CHAPTER 11: Nanomaterials in Extraction Techniques
Published:08 Nov 2016
K. Pyrzynska, in Advanced Environmental Analysis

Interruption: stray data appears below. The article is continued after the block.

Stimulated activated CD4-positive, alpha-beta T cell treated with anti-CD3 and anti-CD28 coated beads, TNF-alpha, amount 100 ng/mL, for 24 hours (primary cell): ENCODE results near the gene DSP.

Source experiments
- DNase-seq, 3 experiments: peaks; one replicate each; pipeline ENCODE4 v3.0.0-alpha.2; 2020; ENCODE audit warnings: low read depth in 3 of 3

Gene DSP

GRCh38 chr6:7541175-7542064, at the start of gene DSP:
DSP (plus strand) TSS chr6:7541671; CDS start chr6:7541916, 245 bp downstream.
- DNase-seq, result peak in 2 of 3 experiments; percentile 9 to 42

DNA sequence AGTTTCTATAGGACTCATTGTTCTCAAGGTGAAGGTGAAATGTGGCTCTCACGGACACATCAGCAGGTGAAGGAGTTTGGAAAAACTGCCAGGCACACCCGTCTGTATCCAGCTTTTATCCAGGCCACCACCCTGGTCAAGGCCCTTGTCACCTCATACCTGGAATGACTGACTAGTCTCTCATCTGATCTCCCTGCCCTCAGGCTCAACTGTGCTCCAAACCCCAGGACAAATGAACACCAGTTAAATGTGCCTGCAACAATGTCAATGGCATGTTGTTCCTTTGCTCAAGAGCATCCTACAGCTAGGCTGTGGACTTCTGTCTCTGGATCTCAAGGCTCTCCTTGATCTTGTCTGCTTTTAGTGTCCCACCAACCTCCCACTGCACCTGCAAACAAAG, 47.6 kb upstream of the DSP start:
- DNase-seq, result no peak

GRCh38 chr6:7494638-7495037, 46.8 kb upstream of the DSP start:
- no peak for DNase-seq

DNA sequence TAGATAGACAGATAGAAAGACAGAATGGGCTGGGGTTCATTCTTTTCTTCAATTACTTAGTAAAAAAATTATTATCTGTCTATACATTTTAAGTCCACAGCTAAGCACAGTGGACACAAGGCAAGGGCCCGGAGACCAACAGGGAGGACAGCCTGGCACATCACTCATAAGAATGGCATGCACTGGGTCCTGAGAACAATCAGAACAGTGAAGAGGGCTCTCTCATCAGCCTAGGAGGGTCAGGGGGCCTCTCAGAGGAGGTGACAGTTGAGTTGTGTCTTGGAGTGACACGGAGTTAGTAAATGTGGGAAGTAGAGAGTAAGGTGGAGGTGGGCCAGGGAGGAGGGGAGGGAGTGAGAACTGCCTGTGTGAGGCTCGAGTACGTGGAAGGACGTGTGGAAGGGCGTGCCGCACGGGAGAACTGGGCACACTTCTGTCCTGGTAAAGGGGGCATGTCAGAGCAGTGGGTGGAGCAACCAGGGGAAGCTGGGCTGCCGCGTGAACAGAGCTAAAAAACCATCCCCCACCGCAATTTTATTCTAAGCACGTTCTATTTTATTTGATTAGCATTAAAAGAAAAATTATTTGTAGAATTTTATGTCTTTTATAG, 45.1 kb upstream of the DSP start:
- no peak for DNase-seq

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Despite the advances in analytical instrumentation, separation, enrichment and sample clean-up procedures continue to be essential analytical steps prior to the determination stage itself. Numerous potential interferents and low concentrations of analytes make a preliminary extraction procedure necessary. The development of new extraction techniques and the improvement of existing techniques using novel extraction materials are the main trends in this research area. Nanomaterials, materials with sizes or features ranging from 1 to 100 nm in one or more dimensions, have drawn extensive attention from scientists in recent years mainly owing to their unique and attractive thermal, mechanical, electronic and biological properties. Their high surface-to-volume ratio, the possibility for surface functionalization and favorable thermal features provide the flexibility needed in a broad range of analytical application. Their properties have been extensively exploited in different extraction techniques, such as solid-phase extraction and microextraction. Nanomaterials can be used as single particles, aggregates, powders or dispersed in a matrix, and their physicochemical properties can be controlled through structural design, incorporation of suitable components or modification of the surfaces. Whereas monofunctional nanomaterials provide a single function, the preparation of core/shell nanoparticles allows different properties to be combined in one material. In the preparation of these multifunctional nanomaterials, various strategies are used to attain a combination of targeting specificity, magnetic properties and analysis capability. The surface modification of nanomaterials by functional molecules, particles or polymers can improve the separation and preconcentration efficiency, analytical selectivity and method reliability. The aim of this chapter is to provide an updated and critical review of the most important features and applications of nanomaterials (metallic, silica and carbon-based) for solid-phase extraction and microextraction techniques. Emphasis will be placed on description of work that has provided interesting results for use in this analytical field.